Rattlesnake master

Rattlesnake Master

Scientific Name

Eryngium yuccifolium







Endangered Status


Number of Recorded Individuals at the Zoo


Rattlesnake master

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Physical Description

Rattlesnake master, named for the erroneous belief that it could cure a rattlesnake bite, is a native prairie plant with medium grayish-green leaves and white globular flower heads that bloom throughout the summer. This perennial grows best in full-sun habitats with dry to medium soil and works well for more naturalize planting areas or massed in sunny borders. This flowering plant produces an abundance of pollen and nectar used by insects, including butterflies and bees. This species also supports the endangered rattlesnake master borer, a moth whose larvae bore into the plant’s stem and roots in order to pupate.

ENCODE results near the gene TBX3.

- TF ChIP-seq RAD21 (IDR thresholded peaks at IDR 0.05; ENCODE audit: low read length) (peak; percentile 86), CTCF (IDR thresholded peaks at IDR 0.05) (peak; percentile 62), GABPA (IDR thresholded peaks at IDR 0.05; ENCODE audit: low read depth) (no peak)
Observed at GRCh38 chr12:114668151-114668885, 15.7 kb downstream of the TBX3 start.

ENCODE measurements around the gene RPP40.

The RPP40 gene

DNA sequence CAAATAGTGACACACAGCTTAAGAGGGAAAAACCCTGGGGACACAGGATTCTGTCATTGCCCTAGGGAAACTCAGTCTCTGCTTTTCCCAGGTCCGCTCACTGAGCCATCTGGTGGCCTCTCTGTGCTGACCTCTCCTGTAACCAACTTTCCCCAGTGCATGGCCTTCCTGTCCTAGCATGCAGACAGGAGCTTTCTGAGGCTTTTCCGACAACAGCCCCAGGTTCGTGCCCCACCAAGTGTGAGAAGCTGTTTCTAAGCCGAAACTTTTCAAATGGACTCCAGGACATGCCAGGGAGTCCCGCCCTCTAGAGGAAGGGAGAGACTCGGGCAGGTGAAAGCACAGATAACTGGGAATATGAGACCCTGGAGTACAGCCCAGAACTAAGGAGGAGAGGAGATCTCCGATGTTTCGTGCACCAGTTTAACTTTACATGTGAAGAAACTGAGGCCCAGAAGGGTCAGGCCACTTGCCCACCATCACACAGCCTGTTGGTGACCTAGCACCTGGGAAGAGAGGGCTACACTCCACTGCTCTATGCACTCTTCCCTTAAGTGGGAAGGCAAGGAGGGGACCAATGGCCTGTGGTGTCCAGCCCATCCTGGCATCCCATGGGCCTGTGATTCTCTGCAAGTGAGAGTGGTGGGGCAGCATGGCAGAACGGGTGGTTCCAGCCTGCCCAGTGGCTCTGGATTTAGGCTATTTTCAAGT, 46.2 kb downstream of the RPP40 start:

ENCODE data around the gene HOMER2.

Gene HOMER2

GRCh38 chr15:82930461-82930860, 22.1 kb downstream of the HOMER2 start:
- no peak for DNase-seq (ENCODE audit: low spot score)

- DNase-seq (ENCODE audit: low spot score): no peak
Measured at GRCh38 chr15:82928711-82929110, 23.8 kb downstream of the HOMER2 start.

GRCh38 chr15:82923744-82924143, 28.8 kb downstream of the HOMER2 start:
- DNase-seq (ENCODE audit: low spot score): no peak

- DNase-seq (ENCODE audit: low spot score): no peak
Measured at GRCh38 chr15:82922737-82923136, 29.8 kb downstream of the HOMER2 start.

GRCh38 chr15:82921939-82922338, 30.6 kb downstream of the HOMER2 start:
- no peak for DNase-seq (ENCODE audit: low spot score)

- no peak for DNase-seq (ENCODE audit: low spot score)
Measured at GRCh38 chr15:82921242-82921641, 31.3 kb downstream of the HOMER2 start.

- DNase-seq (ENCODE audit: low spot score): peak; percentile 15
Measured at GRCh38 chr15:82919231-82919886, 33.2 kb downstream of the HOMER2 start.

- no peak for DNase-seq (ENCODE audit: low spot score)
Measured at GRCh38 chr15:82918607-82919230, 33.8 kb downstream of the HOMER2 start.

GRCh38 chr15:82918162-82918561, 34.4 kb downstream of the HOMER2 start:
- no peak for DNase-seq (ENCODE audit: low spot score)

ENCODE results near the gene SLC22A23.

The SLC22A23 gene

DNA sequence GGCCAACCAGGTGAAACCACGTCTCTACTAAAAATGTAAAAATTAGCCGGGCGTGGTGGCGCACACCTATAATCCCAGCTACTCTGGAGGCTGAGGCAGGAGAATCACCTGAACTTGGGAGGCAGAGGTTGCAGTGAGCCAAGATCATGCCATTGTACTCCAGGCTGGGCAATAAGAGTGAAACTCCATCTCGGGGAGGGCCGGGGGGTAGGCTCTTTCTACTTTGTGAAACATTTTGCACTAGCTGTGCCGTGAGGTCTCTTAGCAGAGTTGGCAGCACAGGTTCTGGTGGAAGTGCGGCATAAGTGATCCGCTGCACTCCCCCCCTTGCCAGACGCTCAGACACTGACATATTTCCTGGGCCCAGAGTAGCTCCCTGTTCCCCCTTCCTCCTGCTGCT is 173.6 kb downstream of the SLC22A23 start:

Native Range

Eastern United States

USDA Hardiness Zone


Average Mature Height

4 feet

Flower Color


Flowering Months



Butterflies and bees

Second Saturday Garden Tours

Join fellow nature lovers for a free, guided tour of Lincoln Park Zoo’s diverse plant life and ecosystems. During each tour, a zoo horticulturist will point out interesting species in bloom, answer questions from guests, and discuss the horticulture program’s past, present, and future.

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An Accredited Arboretum

In 2019, Lincoln Park Zoo earned Level II arboretum accreditation in recognition of the Horticulture staff’s ongoing effort to identify, label, and monitor the more than 330 species of trees, shrubs, and woody plants represented across the 49-acre park.